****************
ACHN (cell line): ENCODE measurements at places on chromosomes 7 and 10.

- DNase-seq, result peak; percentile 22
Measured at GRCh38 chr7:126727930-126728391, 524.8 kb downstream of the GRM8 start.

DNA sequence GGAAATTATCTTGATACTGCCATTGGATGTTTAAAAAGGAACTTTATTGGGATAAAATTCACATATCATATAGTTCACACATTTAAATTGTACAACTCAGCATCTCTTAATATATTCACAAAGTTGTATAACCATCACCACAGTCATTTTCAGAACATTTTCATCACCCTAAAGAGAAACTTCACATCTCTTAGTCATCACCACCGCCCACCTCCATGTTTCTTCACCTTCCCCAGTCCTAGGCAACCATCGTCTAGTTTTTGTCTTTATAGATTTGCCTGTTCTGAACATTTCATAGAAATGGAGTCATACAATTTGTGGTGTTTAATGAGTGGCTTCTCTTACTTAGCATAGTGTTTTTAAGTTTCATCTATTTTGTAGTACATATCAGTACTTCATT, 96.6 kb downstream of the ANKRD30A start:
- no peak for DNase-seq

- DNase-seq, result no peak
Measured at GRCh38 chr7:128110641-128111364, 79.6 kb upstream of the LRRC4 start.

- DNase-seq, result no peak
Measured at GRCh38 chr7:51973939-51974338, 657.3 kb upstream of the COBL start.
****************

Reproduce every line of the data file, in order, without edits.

ACHN (cell line): ENCODE measurements at places on chromosomes 7 and 10.

- DNase-seq, result peak; percentile 22
Measured at GRCh38 chr7:126727930-126728391, 524.8 kb downstream of the GRM8 start.

DNA sequence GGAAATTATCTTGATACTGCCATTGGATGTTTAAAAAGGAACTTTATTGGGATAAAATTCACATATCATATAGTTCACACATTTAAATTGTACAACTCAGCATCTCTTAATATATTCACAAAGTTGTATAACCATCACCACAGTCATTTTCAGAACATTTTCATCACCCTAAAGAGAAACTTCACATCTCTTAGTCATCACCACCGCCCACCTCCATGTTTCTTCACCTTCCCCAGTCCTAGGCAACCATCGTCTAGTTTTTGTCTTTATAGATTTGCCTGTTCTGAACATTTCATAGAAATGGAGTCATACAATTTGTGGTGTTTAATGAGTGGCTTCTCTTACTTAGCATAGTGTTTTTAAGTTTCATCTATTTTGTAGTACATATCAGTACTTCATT, 96.6 kb downstream of the ANKRD30A start:
- no peak for DNase-seq

- DNase-seq, result no peak
Measured at GRCh38 chr7:128110641-128111364, 79.6 kb upstream of the LRRC4 start.

- DNase-seq, result no peak
Measured at GRCh38 chr7:51973939-51974338, 657.3 kb upstream of the COBL start.